Game Development Geek / Technical

My History with Game Jams #LDJam

If you want to be a game developer, you need to develop games.

And when I look back on what games I’ve made, I realize that most were originated during game jams. What follows is a trip down memory lane with links to my game jams of the past, complete with links to post-mortems. Those are hard-earned lessons learned from a game jam veteran, kids.

2005: Game in a Day

Garage Games used to host the 24-hour game jam Game in a Day. I participated in my only Game in a Day on June 10th, 2005. The GID theme was Fusion, and I came up with an ambitious design.

I’ve been warned by TomB in #gameinaday on that I really should pick something simple for my first GID. The fact that I feel I need a design means that it is too complicated. Perhaps he’s right, but we’ll see how I do.

It would be an ambitious design for me today to complete in a 48-hour game jam such as Ludum Dare. I was young and naive, I was not very knowledgeable about the programming language or the 3rd-party libraries I was using. I had no experience with pacing in game jams. Even so, it seems even this early I learned a lesson that would serve me well to remember:

About 10 hours later, I finally have the main character moving about the screen according to the arrow keys. He only moves in four directions, but I’m not going to draw up more images for diagonal movement this late in the GID. I’d rather spend my time getting the fusion part of the game going.

Smart move, Self from 10 years ago!

What I recall most vividly during this jam was an overwhelming sense of fear the likes of which I have never known before. Early in my 24 hours, I started worrying that I didn’t know what I was doing and wouldn’t be able to finish, and I felt like I should quit. Logically, I knew it made no sense, that if I stopped, then it was a self-fulfilling prophecy, but it was a cold, numbing feeling I couldn’t easily ignore. Fear is the mind-killer, the little death that brings total annihilation, and I was apparently facing it head-on for the first time in my life.

But I did it! My first game jam ended with a playable game, the creatively-named FuseGB. It does not resemble my design at all, but I pushed forward and managed to make a playable game in 24 hours.

I gained a lot from my Game in a Day participation, including first-hand experience I never had before that would serve me well.

2008: Ludum Dare

Three years later, I was getting ready to participate in Ludum Dare for the first time, back before it had a dedicated domain name.

LD11 Minimalist by GBGames

Even though I spent a lot of my precious development time trying to get basic infrastructure together, I had a finished game with six hours left to polish it up before the deadline. I purposefully picked a simple set of mechanics so I had the best chance of finishing. While today’s Ludum Dare competitions see thousands of entries, in 2008, there were 70. I earned my first LD trophies in this compo, including my prized “Amazing Pickle Sandwich” award from HybridMind and The “Thanks for Epilepsy” Award from keeyai.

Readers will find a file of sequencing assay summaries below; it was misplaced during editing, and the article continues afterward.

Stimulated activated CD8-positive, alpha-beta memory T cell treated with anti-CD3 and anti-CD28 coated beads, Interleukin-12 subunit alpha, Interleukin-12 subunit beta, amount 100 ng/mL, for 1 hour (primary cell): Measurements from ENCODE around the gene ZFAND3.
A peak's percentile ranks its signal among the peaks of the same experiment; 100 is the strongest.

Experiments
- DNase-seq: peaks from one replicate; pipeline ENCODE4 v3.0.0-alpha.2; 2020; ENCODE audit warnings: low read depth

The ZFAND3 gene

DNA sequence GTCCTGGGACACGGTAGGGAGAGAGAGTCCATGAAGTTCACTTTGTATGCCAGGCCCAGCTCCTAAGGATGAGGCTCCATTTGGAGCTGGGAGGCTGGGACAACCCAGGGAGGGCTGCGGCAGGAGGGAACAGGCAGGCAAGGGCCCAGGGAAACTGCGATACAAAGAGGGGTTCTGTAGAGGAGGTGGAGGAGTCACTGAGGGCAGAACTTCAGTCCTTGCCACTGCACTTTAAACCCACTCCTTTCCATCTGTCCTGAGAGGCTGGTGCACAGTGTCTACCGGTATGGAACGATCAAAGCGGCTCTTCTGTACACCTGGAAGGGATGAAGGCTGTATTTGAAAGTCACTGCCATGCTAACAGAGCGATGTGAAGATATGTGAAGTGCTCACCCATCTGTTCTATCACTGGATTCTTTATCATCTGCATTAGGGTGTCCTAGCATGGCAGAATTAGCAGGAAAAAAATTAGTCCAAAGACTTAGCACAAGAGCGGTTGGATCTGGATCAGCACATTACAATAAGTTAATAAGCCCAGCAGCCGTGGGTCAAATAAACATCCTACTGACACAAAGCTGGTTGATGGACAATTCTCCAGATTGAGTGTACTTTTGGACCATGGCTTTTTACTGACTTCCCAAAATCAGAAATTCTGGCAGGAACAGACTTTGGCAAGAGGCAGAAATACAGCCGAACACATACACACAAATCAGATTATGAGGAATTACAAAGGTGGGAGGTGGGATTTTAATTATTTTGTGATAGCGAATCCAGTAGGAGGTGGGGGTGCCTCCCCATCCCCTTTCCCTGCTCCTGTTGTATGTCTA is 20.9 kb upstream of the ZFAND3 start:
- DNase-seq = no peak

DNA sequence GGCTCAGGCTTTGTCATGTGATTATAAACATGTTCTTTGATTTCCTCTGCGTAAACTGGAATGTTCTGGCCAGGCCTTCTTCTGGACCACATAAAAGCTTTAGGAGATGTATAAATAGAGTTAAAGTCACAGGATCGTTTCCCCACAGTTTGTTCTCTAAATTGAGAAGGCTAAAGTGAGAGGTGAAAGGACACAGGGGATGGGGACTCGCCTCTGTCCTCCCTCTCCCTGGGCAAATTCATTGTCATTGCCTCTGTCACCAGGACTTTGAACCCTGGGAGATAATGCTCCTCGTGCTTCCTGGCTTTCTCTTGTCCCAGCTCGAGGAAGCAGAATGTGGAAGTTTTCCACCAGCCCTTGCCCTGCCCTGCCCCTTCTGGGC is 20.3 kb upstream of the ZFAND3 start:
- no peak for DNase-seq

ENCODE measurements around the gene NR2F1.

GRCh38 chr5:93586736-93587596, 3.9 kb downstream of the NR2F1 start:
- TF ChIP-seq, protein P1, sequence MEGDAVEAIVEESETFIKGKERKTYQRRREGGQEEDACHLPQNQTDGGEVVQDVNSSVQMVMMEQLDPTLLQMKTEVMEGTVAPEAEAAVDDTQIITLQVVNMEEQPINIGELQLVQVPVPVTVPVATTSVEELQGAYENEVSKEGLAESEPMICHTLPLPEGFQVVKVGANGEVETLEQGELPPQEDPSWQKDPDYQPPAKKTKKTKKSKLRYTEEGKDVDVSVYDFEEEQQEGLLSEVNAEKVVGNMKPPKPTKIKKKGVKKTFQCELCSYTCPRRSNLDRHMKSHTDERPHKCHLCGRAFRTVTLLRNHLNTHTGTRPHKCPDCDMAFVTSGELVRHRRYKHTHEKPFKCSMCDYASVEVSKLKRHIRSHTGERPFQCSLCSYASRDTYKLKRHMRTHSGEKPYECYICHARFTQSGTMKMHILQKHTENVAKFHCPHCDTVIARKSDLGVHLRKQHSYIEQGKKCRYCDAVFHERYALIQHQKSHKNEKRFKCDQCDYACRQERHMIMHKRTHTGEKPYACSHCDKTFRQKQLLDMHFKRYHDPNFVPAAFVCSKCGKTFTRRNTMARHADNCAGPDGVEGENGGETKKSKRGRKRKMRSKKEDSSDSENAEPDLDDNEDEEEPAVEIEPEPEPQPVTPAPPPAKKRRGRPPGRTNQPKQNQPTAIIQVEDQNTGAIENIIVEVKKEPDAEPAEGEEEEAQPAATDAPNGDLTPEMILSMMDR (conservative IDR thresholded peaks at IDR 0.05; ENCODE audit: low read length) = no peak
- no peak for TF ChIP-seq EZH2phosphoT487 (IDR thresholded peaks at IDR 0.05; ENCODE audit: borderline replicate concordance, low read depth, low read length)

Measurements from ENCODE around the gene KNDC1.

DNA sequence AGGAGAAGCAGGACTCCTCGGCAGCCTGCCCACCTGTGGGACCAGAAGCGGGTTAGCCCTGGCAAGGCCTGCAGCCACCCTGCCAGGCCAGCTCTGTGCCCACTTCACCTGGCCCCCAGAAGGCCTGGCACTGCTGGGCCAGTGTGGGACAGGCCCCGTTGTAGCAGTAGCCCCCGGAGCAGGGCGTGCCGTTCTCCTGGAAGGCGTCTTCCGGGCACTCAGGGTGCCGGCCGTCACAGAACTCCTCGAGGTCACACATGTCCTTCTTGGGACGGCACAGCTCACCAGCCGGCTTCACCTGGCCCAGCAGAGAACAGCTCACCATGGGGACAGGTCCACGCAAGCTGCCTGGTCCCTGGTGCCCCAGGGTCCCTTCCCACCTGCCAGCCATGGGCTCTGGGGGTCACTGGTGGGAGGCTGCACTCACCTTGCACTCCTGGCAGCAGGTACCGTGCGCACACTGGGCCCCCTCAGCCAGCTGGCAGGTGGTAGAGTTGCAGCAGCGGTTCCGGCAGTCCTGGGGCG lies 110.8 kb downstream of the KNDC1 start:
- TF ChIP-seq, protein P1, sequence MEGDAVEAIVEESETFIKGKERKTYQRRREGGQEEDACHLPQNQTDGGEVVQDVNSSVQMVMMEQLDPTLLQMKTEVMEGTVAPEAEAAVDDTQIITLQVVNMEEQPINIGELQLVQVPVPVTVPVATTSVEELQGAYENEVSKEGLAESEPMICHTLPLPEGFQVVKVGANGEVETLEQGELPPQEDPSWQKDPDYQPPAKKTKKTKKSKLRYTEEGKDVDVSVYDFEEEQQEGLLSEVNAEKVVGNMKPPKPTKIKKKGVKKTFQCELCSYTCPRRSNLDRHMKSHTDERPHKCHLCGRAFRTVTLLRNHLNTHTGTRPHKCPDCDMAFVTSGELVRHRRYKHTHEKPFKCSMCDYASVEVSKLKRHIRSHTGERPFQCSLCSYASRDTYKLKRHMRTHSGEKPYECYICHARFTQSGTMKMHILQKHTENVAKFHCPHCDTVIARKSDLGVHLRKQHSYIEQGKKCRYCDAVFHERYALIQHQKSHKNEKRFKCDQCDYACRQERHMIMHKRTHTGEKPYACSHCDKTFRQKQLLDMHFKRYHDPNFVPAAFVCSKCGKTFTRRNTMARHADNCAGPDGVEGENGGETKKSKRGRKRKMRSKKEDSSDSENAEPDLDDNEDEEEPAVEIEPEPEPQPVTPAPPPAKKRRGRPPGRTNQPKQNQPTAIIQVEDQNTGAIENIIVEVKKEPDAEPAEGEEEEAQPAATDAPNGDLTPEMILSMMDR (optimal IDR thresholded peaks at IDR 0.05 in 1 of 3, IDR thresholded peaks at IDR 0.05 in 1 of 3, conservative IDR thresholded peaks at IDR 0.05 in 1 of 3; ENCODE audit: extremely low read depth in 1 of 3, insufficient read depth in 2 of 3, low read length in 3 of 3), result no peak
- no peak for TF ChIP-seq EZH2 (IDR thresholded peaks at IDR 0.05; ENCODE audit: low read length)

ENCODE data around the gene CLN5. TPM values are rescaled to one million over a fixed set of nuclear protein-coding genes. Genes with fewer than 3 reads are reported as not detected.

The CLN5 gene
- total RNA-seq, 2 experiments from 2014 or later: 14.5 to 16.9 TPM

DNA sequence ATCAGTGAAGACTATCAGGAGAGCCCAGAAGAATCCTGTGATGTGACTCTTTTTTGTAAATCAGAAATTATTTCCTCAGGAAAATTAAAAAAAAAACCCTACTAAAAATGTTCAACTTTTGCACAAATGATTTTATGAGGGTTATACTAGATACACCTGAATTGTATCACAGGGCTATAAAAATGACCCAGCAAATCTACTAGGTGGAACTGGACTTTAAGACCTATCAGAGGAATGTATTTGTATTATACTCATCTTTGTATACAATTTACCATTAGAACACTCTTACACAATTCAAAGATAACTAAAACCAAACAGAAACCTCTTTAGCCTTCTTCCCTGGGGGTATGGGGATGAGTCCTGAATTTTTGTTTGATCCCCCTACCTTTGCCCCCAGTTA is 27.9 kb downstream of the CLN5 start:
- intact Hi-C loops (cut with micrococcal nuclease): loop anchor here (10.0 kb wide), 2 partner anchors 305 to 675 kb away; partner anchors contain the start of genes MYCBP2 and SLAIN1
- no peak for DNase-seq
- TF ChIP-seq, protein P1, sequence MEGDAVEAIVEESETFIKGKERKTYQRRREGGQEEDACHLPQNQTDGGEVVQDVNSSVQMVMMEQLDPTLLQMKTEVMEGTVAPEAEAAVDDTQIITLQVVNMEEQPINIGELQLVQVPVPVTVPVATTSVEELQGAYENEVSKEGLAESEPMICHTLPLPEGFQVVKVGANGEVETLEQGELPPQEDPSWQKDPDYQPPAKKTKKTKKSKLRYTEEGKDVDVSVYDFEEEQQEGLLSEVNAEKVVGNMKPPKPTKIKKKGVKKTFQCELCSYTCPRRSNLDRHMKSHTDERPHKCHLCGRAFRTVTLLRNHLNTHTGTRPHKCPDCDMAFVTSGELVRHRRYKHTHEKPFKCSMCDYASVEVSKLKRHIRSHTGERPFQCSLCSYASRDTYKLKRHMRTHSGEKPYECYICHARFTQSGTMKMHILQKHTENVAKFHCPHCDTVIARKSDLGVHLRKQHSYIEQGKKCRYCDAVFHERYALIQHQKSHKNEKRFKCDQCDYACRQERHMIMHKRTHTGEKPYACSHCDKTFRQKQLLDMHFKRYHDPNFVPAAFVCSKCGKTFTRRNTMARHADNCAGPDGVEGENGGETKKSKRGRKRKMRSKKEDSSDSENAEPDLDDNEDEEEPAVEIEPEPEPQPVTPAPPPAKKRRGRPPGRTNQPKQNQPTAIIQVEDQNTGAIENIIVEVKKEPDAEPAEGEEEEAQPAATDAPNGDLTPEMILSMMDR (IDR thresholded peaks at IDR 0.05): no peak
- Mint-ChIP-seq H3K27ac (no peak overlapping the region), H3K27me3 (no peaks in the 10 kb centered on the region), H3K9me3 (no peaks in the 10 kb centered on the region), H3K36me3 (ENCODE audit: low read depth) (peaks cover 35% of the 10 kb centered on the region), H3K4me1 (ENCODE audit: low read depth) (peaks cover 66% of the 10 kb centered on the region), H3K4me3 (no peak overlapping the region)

You can read my Ludum Dare #11 post-mortem for Minamilist, which eventually became a slightly better game Walls and a short-lived Facebook game called Sea Friends. It even inspired Maximalist, a game by pansapiens I enjoyed.

Later that year in August, the 12th Ludum Dare compo started with the theme Tower with the optional theme of Owls. I had successfully submitted games to two game jams, so I went in quite confident. I was also dabbling in test-driven development at the time, and I thought that a timed competition was the perfect time to practice my TDD skills.

Ludum Dare #12 was the birth of the ridiculously obtuse Towlr games, but I managed to submit what amounted to a tech demo. It had an owl, and a lot of people were inspired by my user interface. I got “The Palm Of RSI Prevention” trophy from Hamumu for it.

Tower Defender Game Play

But it wasn’t a complete game, and in fact it had bizarre bugs, such as the enemies climbing up the tower into the sky and getting stuck. As you can see, apparently I thought this bug was a good thing to show in the screenshot.

There was no way to lose, and no way to win. According to my Ludum Dare #12 post-mortem for Tower Defender, I wrestled with technology more than with game development, something I still struggle with because I insist on doing everything from scratch instead of using existing tech.

Months later, coinciding with the Winter Olympics, Ludum Dare #13’s theme was Roads, and early on I had a concept that I saw to completion.

Road Lockdown design

These design notes eventually turned into these guys:
Road Lockdown

driving around in this game, Road LOCKDOWN!:
The final screenshot

I find this odd, but somehow I never wrote a post-mortem for this game jam. The final entry post and development time lapse don’t really say much about what happened, but I recall getting the game finished and submitted at the very last minute, getting “The Photo Finish” trophy from Doches. The game earned me The “I Can’t Get You Because You’re In The Bike Lane” Excuse trophy from demonpants, poking fun at how you have limited controls available to steer only at intersections so your squad car and the criminal’s car can be driving towards each other but in different lanes of traffic.

But the important thing is that I finished a playable and complete game again. That’s 3-ish out of 4 game jams, and that ain’t bad!

More Game Jams to Come

Thanks for reminiscing with me. Rereading my old posts reminds me of how far I’ve come.

Soon I’ll write up what happened in the next year and beyond!

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